The federal Liberal and National parties decided at an emergency meeting last night to join independent senators Steve Fielding and Nick Xenophon to fight for an amendment to the bill to increase the definition of a small business from Labor’s position of 15 full-time employees to 20 workers.

While the Coalition’s own amendment was for small business to be classed as 25 workers, the special partyroom meeting decided to ultimately support Senator Xenophon’s changes.

The Coalition backdown on the last sticking point of the proposed laws comes after Mr Costello suggested the definition of 20 at last week’s heated partyroom meeting. The former treasurer argued that the figure should be 20 in line with the definition used by the Australian Bureau of Statistics.

Last night, after its amendment was voted down in the Senate, the Coalition voted for Senator Xenophon’s amendment.

The Coalition’s compromise is a victory for Mr Costello, who had put the definition forward but was told shadow cabinet had decided on the more ambitious target of 25.

Ms Gillard, the Workplace Relations Minister, is now under pressure to compromise on her definition of a small business or risk seeing her entire bill fail.

The Government will today test the resolve of Opposition Leader Malcolm Turnbull to stand firm on his new position on the bill.

The Government will change the definition back to 15 when the Fair Work bill returns to the lower house.

Opposition workplace relations spokesman Michael Keenan said last night the Coalition would fight for its amendment and would not accept Labor’s push to change it back to 15.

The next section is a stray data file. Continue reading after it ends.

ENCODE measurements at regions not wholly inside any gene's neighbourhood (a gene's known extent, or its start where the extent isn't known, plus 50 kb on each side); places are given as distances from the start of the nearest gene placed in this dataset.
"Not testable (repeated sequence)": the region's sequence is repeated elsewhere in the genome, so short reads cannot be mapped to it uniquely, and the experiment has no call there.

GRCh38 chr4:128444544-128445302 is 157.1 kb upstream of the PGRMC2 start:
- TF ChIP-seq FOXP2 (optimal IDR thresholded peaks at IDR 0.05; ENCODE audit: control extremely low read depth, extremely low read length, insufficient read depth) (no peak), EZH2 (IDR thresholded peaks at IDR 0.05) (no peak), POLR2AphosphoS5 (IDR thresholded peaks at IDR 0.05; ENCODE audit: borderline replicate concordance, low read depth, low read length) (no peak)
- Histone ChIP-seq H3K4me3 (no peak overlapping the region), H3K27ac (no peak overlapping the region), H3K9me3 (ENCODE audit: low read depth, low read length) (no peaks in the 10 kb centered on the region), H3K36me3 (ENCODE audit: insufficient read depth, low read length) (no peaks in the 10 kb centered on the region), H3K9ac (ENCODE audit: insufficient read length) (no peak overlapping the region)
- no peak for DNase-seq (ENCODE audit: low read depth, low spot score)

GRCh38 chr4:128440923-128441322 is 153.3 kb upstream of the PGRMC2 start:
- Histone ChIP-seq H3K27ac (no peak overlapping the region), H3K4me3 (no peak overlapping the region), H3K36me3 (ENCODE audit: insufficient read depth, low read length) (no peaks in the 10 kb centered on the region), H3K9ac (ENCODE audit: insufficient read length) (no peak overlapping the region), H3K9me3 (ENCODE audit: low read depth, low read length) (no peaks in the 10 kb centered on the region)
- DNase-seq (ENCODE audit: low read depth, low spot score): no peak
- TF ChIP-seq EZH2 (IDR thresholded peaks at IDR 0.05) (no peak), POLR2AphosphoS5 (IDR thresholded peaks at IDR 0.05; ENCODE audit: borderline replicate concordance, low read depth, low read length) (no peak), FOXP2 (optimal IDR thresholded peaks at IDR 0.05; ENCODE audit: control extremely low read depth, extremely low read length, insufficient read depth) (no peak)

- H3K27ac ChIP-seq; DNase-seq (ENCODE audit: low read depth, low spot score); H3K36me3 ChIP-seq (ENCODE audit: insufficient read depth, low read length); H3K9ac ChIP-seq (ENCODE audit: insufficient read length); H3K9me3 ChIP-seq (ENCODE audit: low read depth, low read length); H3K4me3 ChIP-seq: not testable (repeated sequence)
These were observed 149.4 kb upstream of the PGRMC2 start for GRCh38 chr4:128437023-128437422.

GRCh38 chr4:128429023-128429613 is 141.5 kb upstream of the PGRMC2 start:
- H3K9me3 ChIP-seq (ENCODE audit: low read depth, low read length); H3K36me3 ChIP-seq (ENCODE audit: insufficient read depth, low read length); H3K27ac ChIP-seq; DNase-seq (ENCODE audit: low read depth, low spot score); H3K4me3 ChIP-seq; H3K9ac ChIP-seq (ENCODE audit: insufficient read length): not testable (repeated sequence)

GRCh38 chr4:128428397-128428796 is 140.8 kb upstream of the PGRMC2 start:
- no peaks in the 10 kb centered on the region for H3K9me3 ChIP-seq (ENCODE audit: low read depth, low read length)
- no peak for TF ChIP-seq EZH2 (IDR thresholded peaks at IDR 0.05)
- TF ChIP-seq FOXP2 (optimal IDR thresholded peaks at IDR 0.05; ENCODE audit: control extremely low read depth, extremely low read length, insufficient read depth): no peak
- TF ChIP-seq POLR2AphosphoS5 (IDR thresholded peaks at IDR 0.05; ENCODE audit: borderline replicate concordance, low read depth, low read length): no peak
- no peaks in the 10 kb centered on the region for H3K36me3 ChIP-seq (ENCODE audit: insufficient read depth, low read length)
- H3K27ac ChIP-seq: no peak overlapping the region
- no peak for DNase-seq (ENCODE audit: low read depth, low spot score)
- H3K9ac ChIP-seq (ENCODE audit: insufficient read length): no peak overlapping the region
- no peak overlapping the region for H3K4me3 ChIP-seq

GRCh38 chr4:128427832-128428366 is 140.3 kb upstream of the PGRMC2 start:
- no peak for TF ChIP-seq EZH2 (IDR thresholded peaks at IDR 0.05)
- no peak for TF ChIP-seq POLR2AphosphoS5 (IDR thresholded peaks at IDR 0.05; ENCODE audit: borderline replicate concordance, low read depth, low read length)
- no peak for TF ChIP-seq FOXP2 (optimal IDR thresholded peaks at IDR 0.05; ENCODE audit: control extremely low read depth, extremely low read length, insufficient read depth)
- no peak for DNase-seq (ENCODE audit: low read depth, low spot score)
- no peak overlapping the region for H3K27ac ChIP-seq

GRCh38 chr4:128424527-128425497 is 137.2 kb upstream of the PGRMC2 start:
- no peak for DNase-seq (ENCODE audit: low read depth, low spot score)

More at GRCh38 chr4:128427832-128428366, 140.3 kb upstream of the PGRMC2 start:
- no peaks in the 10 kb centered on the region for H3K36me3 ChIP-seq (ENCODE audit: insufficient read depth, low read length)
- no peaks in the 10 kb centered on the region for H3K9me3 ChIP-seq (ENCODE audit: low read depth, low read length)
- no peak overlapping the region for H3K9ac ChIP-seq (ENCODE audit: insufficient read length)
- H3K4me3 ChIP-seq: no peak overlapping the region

“The Coalition parties will not change our minds,” Mr Keenan told The Australian.

If the Coalition votes against the bill after the Government uses its numbers to change it to 15, Ms Gillard will paint Mr Turnbull as being pro-Work Choices and failing to keep his word to kill the workplace laws championed by John Howard.

Senator Xenophon and Senator Fielding, of Family First, were also expected to vote to increase the small business employee threshold definition to 20, making it impossible for the Government to get its laws passed intact.

The last-minute turnaround from the Coalition meant the bill was on track to pass the Senate with the new definition of a small business. But the Government vowed to change the definition back to what it proposed in the federal election, 15 employees, in the lower house, where it has the numbers. The bill will then be returned to the Senate for a second vote.

The Government has extended the parliamentary session to allow it to reintroduce the bill today, and is vowing to have it in place by July 1. The decision not to wait three months to reintroduce the bill means it will not form a trigger for a double dissolution.

Mr Keenan confirmed the Coalition would “insist” on the Senate amendment when the bill returns to the upper house for a second time.

He accused the Government of putting their pride ahead of the successful passage of the bill.

“The idea that the Government will throw away its whole new system over the definition of a small business would be putting the minister’s pride over any sensible outcome,” he said.

The Coalition has essentially also decided not to insist on its other amendments on union right of entry, conceding the proposals did not have a chance at success without the support of the independent senators. The Rudd Government has repeatedly ruled out changes to the provision.

Ms Gillard revealed figures that showed that if the definition of small business was changed from 15 to 20, an extra 485,720 workers would not be offered unfair dismissal protection.

If the Coalition was successful in getting its figure of 25 up, 735,000 workers would lose the protection.,25197,25213651-601,00.html